Natasha Teasley: Curating Inclusive Outdoor Adventures
Meet the Durham native who created an inclusive outdoor adventure company for the community.
Posted By Natalie Minott
From the vibrant splashes of color found on a butterfly to the breathtaking views of a waterfall, everything in nature fascinates Natasha Teasley, owner of Two Sisters Adventure Company in Durham. As a child, she spent her days watching trails of ants march through the cracks in the sidewalk, and she regularly observed the hidden world of bugs under rocks in her yard. Instead of video games and television, she watched the water flow around different obstacles and wandered off the beaten path with her sister and animal friends. The woods have always been her happy place.
“I spent so much time in the woods as a kid,” said Natasha. “I had a kind of natural connection to nature.”
Natasha’s passion for nature took her to Western Carolina University, a college surrounded by mountains in Cullowhee, North Carolina. She furthered her knowledge of the great outdoors with a degree in Parks and Recreation Management, Outdoor Leadership and Instruction concentration. Upon graduating, there was no question about where she would go. She was born in the Bull City, and her family’s roots are here. With excitement, she headed back to the place she called home.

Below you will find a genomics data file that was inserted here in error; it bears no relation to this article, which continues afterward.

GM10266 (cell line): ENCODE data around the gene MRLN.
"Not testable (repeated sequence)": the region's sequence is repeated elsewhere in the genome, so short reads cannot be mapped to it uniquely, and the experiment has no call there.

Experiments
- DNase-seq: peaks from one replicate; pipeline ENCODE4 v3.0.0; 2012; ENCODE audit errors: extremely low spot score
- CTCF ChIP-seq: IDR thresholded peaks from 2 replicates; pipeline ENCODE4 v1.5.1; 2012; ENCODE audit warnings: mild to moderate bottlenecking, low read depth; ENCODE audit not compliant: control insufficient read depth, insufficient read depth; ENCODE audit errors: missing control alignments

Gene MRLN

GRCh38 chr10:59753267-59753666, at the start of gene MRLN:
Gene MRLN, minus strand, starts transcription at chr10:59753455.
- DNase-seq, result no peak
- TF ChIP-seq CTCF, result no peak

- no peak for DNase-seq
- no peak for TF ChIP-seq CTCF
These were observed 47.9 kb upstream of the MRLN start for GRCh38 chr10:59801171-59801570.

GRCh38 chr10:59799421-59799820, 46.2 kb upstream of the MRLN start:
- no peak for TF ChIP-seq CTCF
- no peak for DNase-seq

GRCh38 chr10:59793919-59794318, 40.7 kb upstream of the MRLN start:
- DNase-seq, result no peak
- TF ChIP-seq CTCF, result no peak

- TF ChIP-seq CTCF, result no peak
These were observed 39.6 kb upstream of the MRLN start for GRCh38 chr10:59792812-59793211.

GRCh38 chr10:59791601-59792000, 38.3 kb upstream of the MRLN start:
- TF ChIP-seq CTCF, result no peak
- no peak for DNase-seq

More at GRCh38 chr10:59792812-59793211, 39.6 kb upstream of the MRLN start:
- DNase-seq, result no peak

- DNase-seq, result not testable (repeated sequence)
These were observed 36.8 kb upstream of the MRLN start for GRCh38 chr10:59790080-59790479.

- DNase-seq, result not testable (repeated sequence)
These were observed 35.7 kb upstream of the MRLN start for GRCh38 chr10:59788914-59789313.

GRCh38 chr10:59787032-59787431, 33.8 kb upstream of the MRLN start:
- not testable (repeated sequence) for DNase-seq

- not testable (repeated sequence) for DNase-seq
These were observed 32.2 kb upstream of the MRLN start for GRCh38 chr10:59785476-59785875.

As she followed her passions and worked in the outdoor recreation industry, she continuously experienced a lack of diversity and inclusion.
“I didn't fit in among my outdoor leadership peers,” said Natasha. “I owned the off-brand equipment, and my family had not afforded travel. Also, my body didn't look like the other women around me.”
Turns out, the things that bothered her were industry-wide problems. Historically, outdoor recreation has been predominantly for white, wealthy, able-bodied males. A literature review by the Journal of Environmental Management found minorities are far less likely to visit U.S. public lands. From 1999-2016, about 93% of visitors to lands managed by the National Park Service and visitors to National Forests were white. The Journal suggests that part of the overwhelming whiteness of public lands is due to access and economic issues.